Close a credit card? Discover the impact of its cancellation on your financial portfolio


It’s not uncommon to have multiple credit cards, but the way they are used makes all the difference when it comes to managing your financial portfolio.

Credit cards are an integral part of our financial portfolio and their healthy use with prompt repayment helps maintain a good credit history. It’s not uncommon to have multiple credit cards, but the way they are used makes all the difference when it comes to managing your financial portfolio. You may even want to get rid of one or more credit cards to ease your credit instruments. However, do you really need to cancel it? Or would it be better to just put it away and not use the ER?

Let’s see if closing a credit card is the right way to go and how it impacts your financial portfolio:

How does it affect credit score

Closing a credit card will impact your credit score, but it depends on some crucial factors like the value of the credit limit, the age of the credit card and the credit ratio it holds. in your overall credit card wallet.

When you close a credit card, you lower your overall credit limit, which can lower your credit rating. The drop in score depends on the amount of debt you carry on other credit cards. For example, closing a credit card with a high credit balance may have a greater impact than closing a card with a lower limit.

Having an available line of credit on a card with no outstanding balance still helps your credit score because your credit usage is monitored.

Do not reduce the debt

It is a misconception that closing a credit card reduces debt. The outstanding debt on a credit card will need to be paid whether you want to close it or not. In fact, paying the unpaid dues with a credit card and not using it often will help you avoid debt rather than just closing the card. If you decide to close it, keep in mind that your overall credit limit will go down unless you get another card of the same or higher limit.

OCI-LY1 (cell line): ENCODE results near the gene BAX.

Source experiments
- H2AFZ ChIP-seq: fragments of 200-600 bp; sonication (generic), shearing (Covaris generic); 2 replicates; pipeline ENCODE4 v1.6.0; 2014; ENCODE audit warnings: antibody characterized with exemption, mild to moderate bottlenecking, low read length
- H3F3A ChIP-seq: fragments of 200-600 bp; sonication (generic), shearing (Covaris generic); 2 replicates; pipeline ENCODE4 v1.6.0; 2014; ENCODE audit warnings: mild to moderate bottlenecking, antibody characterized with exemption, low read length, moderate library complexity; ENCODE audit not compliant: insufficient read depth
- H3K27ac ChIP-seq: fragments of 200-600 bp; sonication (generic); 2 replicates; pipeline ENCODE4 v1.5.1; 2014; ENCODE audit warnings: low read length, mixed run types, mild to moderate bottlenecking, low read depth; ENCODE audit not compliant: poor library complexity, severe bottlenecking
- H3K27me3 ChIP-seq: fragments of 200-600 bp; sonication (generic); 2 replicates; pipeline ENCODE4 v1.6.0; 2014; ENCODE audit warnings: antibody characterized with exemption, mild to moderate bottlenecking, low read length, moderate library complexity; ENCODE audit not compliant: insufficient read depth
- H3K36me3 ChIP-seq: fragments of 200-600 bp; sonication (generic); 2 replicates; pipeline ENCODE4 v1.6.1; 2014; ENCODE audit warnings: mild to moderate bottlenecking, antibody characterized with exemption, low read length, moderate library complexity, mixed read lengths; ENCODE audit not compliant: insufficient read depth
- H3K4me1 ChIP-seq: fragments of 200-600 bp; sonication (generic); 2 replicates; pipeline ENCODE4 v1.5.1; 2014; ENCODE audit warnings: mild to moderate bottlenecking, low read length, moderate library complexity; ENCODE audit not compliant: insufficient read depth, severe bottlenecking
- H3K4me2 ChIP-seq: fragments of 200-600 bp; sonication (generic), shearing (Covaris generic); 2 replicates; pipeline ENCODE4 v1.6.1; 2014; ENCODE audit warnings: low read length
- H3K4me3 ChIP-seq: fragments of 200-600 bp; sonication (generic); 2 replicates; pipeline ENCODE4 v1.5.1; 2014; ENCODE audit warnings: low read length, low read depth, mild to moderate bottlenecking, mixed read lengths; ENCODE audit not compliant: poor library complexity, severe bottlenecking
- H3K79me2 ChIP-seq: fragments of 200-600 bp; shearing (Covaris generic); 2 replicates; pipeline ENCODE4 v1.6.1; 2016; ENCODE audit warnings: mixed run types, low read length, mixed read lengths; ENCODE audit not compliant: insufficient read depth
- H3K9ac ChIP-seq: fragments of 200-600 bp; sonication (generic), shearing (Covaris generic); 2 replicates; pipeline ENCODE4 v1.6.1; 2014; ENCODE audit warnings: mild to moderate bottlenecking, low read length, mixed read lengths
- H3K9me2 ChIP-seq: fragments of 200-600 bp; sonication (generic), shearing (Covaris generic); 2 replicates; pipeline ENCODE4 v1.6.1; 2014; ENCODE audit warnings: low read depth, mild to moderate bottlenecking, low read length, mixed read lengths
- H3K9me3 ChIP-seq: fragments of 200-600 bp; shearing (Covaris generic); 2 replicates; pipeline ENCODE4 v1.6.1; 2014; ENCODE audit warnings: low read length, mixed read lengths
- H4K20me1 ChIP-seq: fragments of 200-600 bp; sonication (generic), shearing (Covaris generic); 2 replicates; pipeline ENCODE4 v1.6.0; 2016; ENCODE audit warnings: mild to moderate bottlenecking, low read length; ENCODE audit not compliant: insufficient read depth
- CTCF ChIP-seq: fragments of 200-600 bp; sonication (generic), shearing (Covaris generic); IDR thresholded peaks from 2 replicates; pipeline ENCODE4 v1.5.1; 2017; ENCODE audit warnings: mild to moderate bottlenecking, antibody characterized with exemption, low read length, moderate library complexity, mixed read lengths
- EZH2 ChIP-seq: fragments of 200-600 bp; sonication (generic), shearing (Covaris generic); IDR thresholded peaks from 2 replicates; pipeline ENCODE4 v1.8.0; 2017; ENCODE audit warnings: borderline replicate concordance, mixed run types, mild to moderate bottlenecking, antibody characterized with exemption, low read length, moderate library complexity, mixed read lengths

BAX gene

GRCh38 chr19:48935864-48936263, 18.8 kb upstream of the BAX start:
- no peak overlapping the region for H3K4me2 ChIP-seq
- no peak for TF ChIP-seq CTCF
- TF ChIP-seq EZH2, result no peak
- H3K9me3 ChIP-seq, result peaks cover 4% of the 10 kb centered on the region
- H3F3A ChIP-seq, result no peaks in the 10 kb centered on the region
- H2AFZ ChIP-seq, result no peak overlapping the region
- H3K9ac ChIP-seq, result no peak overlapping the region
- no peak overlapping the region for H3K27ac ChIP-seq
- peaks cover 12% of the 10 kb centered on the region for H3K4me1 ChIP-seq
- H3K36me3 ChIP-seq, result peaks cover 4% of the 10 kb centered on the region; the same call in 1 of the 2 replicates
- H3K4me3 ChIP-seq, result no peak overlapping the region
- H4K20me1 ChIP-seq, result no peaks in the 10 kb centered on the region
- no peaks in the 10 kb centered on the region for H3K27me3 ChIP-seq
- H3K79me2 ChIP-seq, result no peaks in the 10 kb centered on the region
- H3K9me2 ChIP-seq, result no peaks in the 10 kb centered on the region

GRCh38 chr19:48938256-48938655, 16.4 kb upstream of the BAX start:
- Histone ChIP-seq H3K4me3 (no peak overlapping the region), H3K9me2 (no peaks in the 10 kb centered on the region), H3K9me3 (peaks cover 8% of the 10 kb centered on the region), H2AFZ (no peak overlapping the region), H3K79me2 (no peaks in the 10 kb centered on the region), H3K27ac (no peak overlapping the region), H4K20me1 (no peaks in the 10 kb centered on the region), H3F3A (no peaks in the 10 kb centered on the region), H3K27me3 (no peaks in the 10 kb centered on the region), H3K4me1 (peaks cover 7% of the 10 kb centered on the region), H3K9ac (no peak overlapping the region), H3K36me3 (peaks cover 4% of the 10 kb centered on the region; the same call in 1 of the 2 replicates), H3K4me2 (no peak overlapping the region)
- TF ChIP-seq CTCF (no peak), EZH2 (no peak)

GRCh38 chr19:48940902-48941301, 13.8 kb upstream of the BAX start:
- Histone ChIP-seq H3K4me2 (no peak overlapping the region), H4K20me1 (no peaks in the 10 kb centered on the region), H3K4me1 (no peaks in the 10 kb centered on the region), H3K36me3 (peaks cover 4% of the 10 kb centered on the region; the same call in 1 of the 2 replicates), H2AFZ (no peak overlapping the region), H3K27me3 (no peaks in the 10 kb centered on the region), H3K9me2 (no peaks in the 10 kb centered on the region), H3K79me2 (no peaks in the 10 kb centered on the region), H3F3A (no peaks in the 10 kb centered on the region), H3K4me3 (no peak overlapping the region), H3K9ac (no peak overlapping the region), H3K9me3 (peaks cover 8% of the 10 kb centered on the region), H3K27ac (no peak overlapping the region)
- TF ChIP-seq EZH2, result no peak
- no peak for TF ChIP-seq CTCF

If you need to close it

Having a high overall credit limit always helps, but there are times when closing a credit card is necessary:

# If you absolutely cannot control your spending needs and want to eliminate the temptation.

# If you pay an annual fee for a card you don’t use or have a card that charges an extraordinarily high interest rate or miscellaneous fees.

# If you get a better card whose rewards match your needs, you can replace the limit with the new card.

Checklist before closing

Before asking for your card to be closed, be sure to sort out some crucial things:

# Pay the contributions: You will have to pay contributions, whether they are actual expenses or interest accrued over time. If you believe you have been billed unfairly, you can go to a repair forum to look into the issue and request a settlement amount with the lender.

# Redeem reward points: Redeem any unused reward points on the card, as some banks may not allow redemption after a cancellation request. Some offer an option to redeem the points within a specific period of time even after canceling the card or if you get another card from the same bank, it may allow you to transfer it to this one.

# Cancel direct debits: If you’ve made automatic debits to your card for utility bills, remember to cancel it as they will bounce back after the card is deactivated.

How to close it

There are several ways to close a credit card:

# Call customer service to notify the closure

# Write a request by e-mail

# Submit the request online

# Visit any branch to donate offline application

(The author is CEO of

Get live stock quotes for BSE, NSE, US market and latest net asset value, mutual fund portfolio, see the latest IPO news, top IPOs, calculate your tax Using the income tax calculator, know the best winners, the best losers and the best equity funds in the market. Like us on Facebook and follow us on Twitter.

Financial Express is now on Telegram. Click here to join our channel and stay up to date with the latest news and updates from Biz.


Comments are closed.